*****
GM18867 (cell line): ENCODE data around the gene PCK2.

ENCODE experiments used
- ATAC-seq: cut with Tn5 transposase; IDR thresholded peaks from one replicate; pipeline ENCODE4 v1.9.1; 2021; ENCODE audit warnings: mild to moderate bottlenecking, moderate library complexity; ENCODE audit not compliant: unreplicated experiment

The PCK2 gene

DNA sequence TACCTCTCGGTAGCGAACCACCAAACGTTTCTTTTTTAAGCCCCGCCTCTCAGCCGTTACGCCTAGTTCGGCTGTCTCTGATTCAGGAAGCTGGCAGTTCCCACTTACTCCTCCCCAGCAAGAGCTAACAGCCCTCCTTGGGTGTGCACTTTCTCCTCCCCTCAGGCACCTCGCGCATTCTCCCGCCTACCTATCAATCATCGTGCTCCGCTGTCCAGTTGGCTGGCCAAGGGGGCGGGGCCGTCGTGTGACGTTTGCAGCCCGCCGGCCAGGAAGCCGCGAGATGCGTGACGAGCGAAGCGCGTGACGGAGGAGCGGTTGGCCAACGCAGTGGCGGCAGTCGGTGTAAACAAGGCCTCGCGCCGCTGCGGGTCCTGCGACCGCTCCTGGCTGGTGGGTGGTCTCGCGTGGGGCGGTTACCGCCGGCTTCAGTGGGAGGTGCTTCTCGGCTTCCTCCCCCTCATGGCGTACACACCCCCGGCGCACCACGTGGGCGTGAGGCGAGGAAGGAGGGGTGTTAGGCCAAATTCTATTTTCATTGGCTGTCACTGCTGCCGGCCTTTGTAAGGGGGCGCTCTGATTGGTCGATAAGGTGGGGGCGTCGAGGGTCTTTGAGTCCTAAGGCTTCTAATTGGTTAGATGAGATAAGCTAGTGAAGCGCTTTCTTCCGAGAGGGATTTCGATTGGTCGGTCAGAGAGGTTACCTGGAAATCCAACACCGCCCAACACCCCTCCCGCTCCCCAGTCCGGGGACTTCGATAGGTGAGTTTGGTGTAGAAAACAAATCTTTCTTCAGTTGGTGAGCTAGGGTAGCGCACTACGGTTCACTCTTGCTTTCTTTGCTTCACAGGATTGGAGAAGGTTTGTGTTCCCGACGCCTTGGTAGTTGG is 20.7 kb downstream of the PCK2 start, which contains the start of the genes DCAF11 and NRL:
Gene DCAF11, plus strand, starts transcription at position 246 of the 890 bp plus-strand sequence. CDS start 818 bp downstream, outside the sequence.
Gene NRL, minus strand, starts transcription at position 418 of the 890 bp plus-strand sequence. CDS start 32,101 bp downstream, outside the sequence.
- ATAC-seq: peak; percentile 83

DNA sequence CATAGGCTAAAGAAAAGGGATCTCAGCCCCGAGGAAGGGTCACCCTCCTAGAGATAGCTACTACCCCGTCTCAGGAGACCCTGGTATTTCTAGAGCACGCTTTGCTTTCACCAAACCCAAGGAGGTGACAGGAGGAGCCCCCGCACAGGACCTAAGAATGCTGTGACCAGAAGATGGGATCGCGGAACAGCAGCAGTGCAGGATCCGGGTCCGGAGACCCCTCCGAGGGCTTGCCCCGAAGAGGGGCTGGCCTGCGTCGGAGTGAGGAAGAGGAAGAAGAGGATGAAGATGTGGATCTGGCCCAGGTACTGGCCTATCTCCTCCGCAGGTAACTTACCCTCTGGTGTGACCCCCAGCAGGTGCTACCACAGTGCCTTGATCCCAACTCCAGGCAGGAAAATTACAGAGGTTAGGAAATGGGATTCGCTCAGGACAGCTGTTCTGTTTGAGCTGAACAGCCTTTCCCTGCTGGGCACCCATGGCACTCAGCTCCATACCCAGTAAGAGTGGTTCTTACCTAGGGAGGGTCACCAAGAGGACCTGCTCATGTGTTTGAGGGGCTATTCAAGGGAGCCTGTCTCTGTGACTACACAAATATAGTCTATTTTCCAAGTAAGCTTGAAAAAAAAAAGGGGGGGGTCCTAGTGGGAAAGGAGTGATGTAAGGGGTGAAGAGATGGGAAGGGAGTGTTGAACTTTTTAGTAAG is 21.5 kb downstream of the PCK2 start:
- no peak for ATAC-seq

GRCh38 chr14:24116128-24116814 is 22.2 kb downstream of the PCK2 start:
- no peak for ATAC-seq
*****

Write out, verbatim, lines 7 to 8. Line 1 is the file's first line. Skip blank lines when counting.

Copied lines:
Gene NRL, minus strand, starts transcription at position 418 of the 890 bp plus-strand sequence. CDS start 32,101 bp downstream, outside the sequence.
- ATAC-seq: peak; percentile 83